When I first read Geneen Roth's Women, Food and God
—in one big gulp—I knew I'd found something profound. I don't like the term food addict,
but I realize I've been one, and it has taken me years to learn (and relearn) that the choices we make about what we put in our mouths are only stand-ins for the beliefs we carry in our minds and our hearts. So as I read Geneen's book, I recognized such a basic truth—and one that I seem to need to be reminded about time and time again: A lot of us use food as a drug—to hide from our feelings, to anesthetize ourselves, to escape. And I really wanted to talk to Geneen about this, because she seems to understand better than anybody else how we torture ourselves over a number on a scale or a size on a dress when we'd be better off putting our energy into loving and understanding our real selves. Here's a piece of our conversation: Oprah:
I think this book could have been called Women, Shopping and God,
or Women, Meth and God,
or Women, Gambling and God,
since food is just one of the things we use to deny our own worthiness—for love, for godliness, for peace. So why is understanding our obsession with weight the key to finally losing it? Geneen Roth:
A lot of people come to me and say they just want to lose the weight. And they want to get it over with, and they want the problem to go away, and they want to wake up thin tomorrow. But they don't really want to look at the beliefs that are fueling the whole obsession or, really, their relationships to themselves, to their families, to their lives. They don't really want to look.
What happens is that people end up losing weight ten, 20, 30, 50 times in their lives. They just endlessly do it, because they think endless dieting is a way to get a handle on their problem. But even if they get a handle on their dieting, just losing weight is not the point.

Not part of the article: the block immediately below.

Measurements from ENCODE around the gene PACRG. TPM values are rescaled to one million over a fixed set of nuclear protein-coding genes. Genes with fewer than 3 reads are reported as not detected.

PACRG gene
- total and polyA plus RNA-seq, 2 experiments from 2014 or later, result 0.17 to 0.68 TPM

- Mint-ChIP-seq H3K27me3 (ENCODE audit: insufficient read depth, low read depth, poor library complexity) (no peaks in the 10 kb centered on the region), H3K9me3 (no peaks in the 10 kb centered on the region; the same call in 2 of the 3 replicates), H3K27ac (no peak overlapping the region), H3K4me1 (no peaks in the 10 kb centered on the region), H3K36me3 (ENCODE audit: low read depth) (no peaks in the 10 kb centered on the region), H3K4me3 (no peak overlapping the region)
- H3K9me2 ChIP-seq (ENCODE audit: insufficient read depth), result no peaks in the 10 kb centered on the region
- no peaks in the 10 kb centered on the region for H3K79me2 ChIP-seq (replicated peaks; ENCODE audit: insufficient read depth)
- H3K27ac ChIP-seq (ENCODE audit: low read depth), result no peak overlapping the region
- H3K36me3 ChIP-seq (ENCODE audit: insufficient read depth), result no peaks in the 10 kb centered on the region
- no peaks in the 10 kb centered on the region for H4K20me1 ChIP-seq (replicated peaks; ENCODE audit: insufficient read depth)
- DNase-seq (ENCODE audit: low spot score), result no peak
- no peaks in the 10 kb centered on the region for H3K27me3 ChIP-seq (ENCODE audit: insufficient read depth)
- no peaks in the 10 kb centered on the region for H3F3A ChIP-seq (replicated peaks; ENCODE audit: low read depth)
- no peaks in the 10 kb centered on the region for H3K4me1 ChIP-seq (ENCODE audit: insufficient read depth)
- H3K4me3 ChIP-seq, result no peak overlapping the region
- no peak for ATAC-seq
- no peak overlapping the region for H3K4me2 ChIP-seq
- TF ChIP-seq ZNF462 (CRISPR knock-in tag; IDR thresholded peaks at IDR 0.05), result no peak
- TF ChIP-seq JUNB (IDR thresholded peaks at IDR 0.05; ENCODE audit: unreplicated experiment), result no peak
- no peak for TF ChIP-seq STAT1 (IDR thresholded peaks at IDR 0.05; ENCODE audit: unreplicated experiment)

Unless you really see what your core beliefs are, what's making you overeat—beliefs like "I'm damaged; I don't deserve this; love is not for me; this will never work out; God is a ruse; goodness is not for me; I'll always be separated from what I love"—and until you name those beliefs, they will shape your life willy-nilly. You'll just keep on acting them out by punishing yourself with food. But if you can finally get to understanding the beliefs underneath, you can learn how to live.Oprah:
You wrote Women, Food and God
because you wanted women to— GR:
I wanted women to, first of all, stop thinking about their "problems with food" as the biggest curse in their lives. It's the issues underneath the "problems with food" that need to be dealt with. I also wrote it because I wanted to share the knowledge that using food as the doorway to understanding yourself can lead to unimaginable beauty and openness and a kind of awakening. Most people don't know that.
I think we all have a hunger that's hard to name. A lot of people who come to my retreats have never named it before, or else they've named it in church, but they can't actually see the connection between what they're doing with food and this yearning. I call it "the flame" that they have: They yearn for big answers to live a big life. But they have to start with the most basic fears. Oprah:
And this book is the place to start. It's an opportunity, a chance for all of us who have carried the curse of weight, the burden of weight, the struggle of weight to realize that understanding the roots of that struggle can lead to something richer, deeper, and more profound. I'm telling everyone to read it now! Read the exclusive O magazine excerpt of Women, Food, and God